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What does Atticus mean when he say's "the courts are the great levelers"?

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jbird101 | Student, Grade 9 | eNotes Newbie

Posted February 3, 2010 at 10:15 PM via web

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What does Atticus mean when he say's "the courts are the great levelers"?

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pohnpei397 | College Teacher | (Level 3) Distinguished Educator

Posted February 3, 2010 at 10:30 PM (Answer #1)

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Atticus makes this statement in Chapter 20.  When he does, he is making is final argument to the jury in the case of Tom Robinson.

What Atticus is saying is that courts are supposed to treat all people equally.  No matter how rich or influential one person is, that person is no different (before the law) than a poor person.  He uses the word "leveler" to mean that courts bring all people to the same level.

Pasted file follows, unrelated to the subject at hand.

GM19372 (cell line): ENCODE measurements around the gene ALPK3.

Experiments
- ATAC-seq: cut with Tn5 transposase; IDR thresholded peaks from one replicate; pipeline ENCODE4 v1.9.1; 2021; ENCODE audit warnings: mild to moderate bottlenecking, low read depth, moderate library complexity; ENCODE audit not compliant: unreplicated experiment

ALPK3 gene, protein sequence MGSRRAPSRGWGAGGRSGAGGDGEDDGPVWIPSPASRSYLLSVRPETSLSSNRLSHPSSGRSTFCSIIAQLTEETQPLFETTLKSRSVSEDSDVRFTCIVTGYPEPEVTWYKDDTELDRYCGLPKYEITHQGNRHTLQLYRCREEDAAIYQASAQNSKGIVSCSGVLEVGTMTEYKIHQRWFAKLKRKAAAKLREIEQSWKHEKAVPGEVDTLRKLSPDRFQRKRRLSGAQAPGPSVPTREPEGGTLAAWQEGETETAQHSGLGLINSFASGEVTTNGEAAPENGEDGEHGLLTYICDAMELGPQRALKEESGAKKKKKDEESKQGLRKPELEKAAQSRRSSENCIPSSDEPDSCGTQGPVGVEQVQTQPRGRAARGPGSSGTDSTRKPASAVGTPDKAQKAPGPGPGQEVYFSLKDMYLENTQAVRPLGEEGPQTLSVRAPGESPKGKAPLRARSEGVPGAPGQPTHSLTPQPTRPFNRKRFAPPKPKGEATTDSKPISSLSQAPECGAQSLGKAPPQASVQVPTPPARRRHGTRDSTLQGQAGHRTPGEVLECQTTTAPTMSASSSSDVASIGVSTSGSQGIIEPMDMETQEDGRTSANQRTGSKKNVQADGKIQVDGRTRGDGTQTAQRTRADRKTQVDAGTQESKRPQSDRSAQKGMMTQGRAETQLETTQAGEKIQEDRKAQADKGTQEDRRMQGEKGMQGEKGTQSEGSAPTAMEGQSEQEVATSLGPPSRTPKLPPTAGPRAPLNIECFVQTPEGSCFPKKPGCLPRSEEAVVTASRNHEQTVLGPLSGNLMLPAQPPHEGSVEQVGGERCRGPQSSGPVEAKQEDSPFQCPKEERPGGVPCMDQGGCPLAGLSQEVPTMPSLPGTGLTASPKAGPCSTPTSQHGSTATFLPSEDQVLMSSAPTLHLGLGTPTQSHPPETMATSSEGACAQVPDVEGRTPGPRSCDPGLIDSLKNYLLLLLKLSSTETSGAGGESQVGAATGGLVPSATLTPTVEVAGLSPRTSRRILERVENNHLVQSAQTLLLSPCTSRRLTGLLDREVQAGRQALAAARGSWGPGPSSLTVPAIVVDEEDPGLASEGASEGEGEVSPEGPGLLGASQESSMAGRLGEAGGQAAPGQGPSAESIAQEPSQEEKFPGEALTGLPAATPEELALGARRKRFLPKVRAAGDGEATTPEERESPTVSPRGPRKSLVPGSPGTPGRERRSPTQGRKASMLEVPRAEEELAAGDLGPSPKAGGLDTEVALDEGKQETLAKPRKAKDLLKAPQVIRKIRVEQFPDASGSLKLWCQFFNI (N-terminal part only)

What he is trying to do here is influence the jury.  He's telling them that American courts are made to treat people equally.  He's asking them to give Tom fair treatment.

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missy575 | High School Teacher | (Level 1) Educator Emeritus

Posted February 4, 2010 at 12:31 AM (Answer #2)

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This is a fairly ironic statement of Atticus'. He states many concepts in his closing argument as if they are true, when in reality they are SUPPOSED to be true.

This is also the case in the piece he brought up about Thomas Jefferson's words, "all men are created equal." Even when Jefferson wrote that, he had slaves and it wasn't a true statement. This shows how we rely upon the ideal, but do not necessarily live it out.

Atticus was a great speaker and this effort to state the ideal did at least influence one juror who held out for a while before agreeing to give a 'guilty' verdict. The purpose of a jury is to have a body of peers in judgment of the accused. These jurors were not level with or equal to Tom, they saw themselves as better. But one person, one person was beginning to move.

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